Predicting chance-driven evolution seems impossible. Nevertheless, scientists from AMOLF in Amsterdam and the ESPCI in Paris have succeeded in making predictions about the evolution of a set of genes in E. coli. When and how genes mutate remains random, but it appears predictable which gene is more likely to evolve first, or if evolutionary deadlock arises. The results are published on 13 April in the journal Nature Communications.
“Evolution in new environments is inherently unpredictable. Mutations are found to arise randomly in different genes and at different moments,” says AMOLF group leader Sander Tans. “In addition, you rarely know beforehand what effect a mutation will have on cellular functions and what the influence of environmental factors is.”
Another key complication is that mutations can also indirectly influence each other—a mutation that is unfavorable could actually provide an evolutionary advantage in combination with other mutations.
Protein signaling cascade
Tans and his colleagues investigated the interplay between mutations in two genes within the bacterium E. coli. These genes help to detect the presence of sugar in the environment. The sugar molecules activate the first gene, which in turn activates the second one, and so on. This type of detection system is essential to express and activate genes at the right moment, for instance, enzymes that can degrade sugars. Hence, optimal detection can provide a substantial evolutionary advantage. “The challenge was to find a way to predict how this system would evolve, says Tans.”
“We first developed a theoretical model. But, we quickly realized something quite simple: If one gene gets mutated, then this does not directly affect the properties of another gene. By itself, this does not appear to help our understanding of evolution. But together with previously acquired knowledge on how genes are activated by increased expression, this leads to specific predictions. For instance, that mutations in genes at the end of such a signaling cascade can be advantageous, but that this is more likely when genes at the beginning of the cascade have mutated first. This means that we can predict that evolution proceeds in a certain temporal order, and which genes at the beginning of the cascade have mutated first. Then again, evolutionary deadlock can also occur: A particular gene can only evolve if the other one evolves at the same time. This means that if both genes wait for each other, then nothing will happen.”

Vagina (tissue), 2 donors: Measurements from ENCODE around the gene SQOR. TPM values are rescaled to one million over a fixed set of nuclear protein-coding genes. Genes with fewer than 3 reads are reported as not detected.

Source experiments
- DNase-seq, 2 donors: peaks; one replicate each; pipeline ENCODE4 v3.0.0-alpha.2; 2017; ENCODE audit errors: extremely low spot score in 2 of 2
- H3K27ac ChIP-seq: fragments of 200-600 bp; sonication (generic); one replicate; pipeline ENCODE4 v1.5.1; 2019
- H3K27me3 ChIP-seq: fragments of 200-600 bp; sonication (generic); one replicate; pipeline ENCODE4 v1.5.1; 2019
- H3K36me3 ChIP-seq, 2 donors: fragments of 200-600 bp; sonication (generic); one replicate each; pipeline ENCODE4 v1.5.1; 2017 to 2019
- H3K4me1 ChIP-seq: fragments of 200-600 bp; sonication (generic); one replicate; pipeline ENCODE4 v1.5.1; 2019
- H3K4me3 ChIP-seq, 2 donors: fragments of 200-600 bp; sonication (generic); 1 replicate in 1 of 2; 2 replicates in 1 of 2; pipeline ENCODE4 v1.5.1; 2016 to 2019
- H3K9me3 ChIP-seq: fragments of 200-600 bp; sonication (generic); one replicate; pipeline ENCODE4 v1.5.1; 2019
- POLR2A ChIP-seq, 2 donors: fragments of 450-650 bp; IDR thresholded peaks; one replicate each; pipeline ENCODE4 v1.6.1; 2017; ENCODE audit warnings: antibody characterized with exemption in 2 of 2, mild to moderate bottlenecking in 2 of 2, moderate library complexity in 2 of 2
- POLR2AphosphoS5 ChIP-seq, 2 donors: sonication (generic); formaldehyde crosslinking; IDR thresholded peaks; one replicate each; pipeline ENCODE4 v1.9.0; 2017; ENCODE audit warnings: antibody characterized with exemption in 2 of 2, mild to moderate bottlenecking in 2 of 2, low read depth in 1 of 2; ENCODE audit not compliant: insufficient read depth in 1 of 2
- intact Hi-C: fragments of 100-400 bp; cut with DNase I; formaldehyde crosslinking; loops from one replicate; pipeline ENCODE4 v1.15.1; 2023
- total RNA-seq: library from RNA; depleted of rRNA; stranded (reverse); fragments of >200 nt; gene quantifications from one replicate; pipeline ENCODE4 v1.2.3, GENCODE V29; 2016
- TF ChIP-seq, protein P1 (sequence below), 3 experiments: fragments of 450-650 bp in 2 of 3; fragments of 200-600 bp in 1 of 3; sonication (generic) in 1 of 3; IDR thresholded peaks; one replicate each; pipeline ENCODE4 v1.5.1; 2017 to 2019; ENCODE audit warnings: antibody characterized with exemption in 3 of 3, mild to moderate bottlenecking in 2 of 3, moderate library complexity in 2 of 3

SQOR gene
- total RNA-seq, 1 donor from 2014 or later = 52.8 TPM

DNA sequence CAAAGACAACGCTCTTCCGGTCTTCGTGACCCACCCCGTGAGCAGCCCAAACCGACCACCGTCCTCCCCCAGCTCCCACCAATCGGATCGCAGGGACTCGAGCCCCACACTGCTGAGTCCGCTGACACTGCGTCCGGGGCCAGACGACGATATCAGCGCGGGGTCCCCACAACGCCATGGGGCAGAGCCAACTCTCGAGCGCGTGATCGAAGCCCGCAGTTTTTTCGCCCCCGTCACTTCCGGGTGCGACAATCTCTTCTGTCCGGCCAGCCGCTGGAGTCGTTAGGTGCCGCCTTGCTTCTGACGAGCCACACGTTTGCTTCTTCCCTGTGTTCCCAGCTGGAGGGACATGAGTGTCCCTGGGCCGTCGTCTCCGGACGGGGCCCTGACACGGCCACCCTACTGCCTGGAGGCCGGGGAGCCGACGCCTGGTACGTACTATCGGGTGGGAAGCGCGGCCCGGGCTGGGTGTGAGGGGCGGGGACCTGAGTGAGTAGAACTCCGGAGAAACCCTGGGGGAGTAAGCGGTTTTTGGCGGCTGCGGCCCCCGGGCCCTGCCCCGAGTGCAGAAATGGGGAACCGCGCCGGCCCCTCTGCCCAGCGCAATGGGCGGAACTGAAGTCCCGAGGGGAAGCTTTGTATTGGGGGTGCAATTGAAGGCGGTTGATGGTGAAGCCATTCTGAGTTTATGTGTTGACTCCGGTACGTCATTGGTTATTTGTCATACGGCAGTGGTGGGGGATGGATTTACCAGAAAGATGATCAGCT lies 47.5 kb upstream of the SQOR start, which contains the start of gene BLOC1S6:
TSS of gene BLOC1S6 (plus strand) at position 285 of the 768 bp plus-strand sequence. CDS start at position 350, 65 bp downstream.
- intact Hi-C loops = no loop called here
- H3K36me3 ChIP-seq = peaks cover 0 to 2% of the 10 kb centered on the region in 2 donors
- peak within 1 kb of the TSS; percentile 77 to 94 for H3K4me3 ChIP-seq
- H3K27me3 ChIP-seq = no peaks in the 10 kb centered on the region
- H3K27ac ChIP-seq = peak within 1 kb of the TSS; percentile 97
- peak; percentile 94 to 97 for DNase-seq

In addition, Tans and his colleagues checked the predictions experimentally in E. coli. By introducing a range of mutations in both genes, and combining them in all possible sequences, it was possible to check the interactions between the genes, and hence to verify the predictions.
Evolutionary weather map
Predicting evolution in this manner is somewhat similar to how meteorologists predict the weather. They state the probability of rain, for example. “The point is that a prediction does not have to be exact, like when you shoot a cannonball and can predict quite precisely where it will land,” says Tans. “We do not predict where and when mutations arise. Rather, it is about predicting certain limitations of the evolutionary process, and ultimately providing probabilities for different scenarios. Our study reveals that such predictions in evolution are possible. This type of predictive insight could be very useful. For example, it may help to limit the evolution of bacterial resistance to antibiotics by administering antibiotics in certain sequences.”
In the longer term, the study raises questions about evolution in other contexts. “Take, for example, the question of whether or not humans still evolve substantially, and what the limitations are,” says Tans. “More generally, in evolutionary research, we typically study evolution historically, both in nature and in the lab. But it is also interesting—and useful—to consider what is possible or impossible in the future.”
Philippe Nghe, Manjumatha Kogenaru, Sander Tans. Sign epistasis caused by hierarchy within signaling cascades. Nature Communications, 13 April 2018
Credit: AMOLF/Sander Tans